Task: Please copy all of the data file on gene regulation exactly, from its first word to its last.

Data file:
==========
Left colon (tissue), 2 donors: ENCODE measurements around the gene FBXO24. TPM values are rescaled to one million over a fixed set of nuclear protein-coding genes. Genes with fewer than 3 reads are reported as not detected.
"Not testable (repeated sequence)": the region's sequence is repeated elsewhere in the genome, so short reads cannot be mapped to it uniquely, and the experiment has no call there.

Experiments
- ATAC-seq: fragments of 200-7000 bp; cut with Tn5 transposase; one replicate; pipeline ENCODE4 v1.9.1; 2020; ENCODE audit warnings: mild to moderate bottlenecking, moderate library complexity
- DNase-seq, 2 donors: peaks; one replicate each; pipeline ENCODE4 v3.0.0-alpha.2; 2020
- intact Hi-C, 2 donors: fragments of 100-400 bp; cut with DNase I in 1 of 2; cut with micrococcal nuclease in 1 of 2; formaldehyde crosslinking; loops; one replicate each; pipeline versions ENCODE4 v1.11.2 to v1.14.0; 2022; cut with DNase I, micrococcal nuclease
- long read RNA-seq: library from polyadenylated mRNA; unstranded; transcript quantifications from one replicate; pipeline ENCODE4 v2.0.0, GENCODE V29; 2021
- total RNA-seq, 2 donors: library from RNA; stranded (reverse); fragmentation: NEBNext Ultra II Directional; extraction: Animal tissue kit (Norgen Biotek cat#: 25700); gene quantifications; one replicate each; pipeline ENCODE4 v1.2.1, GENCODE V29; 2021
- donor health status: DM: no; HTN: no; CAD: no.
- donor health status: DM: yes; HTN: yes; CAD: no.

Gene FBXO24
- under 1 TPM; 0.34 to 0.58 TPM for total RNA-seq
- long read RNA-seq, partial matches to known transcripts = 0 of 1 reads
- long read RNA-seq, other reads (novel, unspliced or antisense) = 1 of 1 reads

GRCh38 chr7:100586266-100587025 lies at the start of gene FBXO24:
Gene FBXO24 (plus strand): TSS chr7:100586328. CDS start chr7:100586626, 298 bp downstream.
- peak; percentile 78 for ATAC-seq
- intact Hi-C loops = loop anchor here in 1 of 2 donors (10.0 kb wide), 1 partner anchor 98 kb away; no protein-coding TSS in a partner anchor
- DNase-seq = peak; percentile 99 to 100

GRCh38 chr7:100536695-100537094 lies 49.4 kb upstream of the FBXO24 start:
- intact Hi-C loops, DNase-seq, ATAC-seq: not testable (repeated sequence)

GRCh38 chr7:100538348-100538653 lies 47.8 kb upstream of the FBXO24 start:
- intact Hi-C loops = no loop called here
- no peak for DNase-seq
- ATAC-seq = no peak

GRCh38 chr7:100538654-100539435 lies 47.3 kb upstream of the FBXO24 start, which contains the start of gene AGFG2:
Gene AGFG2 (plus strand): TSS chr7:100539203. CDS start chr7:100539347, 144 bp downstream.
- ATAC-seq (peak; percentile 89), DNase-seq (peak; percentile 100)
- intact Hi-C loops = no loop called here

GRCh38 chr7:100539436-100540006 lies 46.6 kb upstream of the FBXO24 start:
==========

Left colon (tissue), 2 donors: ENCODE measurements around the gene FBXO24. TPM values are rescaled to one million over a fixed set of nuclear protein-coding genes. Genes with fewer than 3 reads are reported as not detected.
"Not testable (repeated sequence)": the region's sequence is repeated elsewhere in the genome, so short reads cannot be mapped to it uniquely, and the experiment has no call there.

Experiments
- ATAC-seq: fragments of 200-7000 bp; cut with Tn5 transposase; one replicate; pipeline ENCODE4 v1.9.1; 2020; ENCODE audit warnings: mild to moderate bottlenecking, moderate library complexity
- DNase-seq, 2 donors: peaks; one replicate each; pipeline ENCODE4 v3.0.0-alpha.2; 2020
- intact Hi-C, 2 donors: fragments of 100-400 bp; cut with DNase I in 1 of 2; cut with micrococcal nuclease in 1 of 2; formaldehyde crosslinking; loops; one replicate each; pipeline versions ENCODE4 v1.11.2 to v1.14.0; 2022; cut with DNase I, micrococcal nuclease
- long read RNA-seq: library from polyadenylated mRNA; unstranded; transcript quantifications from one replicate; pipeline ENCODE4 v2.0.0, GENCODE V29; 2021
- total RNA-seq, 2 donors: library from RNA; stranded (reverse); fragmentation: NEBNext Ultra II Directional; extraction: Animal tissue kit (Norgen Biotek cat#: 25700); gene quantifications; one replicate each; pipeline ENCODE4 v1.2.1, GENCODE V29; 2021
- donor health status: DM: no; HTN: no; CAD: no.
- donor health status: DM: yes; HTN: yes; CAD: no.

Gene FBXO24
- under 1 TPM; 0.34 to 0.58 TPM for total RNA-seq
- long read RNA-seq, partial matches to known transcripts = 0 of 1 reads
- long read RNA-seq, other reads (novel, unspliced or antisense) = 1 of 1 reads

GRCh38 chr7:100586266-100587025 lies at the start of gene FBXO24:
Gene FBXO24 (plus strand): TSS chr7:100586328. CDS start chr7:100586626, 298 bp downstream.
- peak; percentile 78 for ATAC-seq
- intact Hi-C loops = loop anchor here in 1 of 2 donors (10.0 kb wide), 1 partner anchor 98 kb away; no protein-coding TSS in a partner anchor
- DNase-seq = peak; percentile 99 to 100

GRCh38 chr7:100536695-100537094 lies 49.4 kb upstream of the FBXO24 start:
- intact Hi-C loops, DNase-seq, ATAC-seq: not testable (repeated sequence)

GRCh38 chr7:100538348-100538653 lies 47.8 kb upstream of the FBXO24 start:
- intact Hi-C loops = no loop called here
- no peak for DNase-seq
- ATAC-seq = no peak

GRCh38 chr7:100538654-100539435 lies 47.3 kb upstream of the FBXO24 start, which contains the start of gene AGFG2:
Gene AGFG2 (plus strand): TSS chr7:100539203. CDS start chr7:100539347, 144 bp downstream.
- ATAC-seq (peak; percentile 89), DNase-seq (peak; percentile 100)
- intact Hi-C loops = no loop called here

GRCh38 chr7:100539436-100540006 lies 46.6 kb upstream of the FBXO24 start: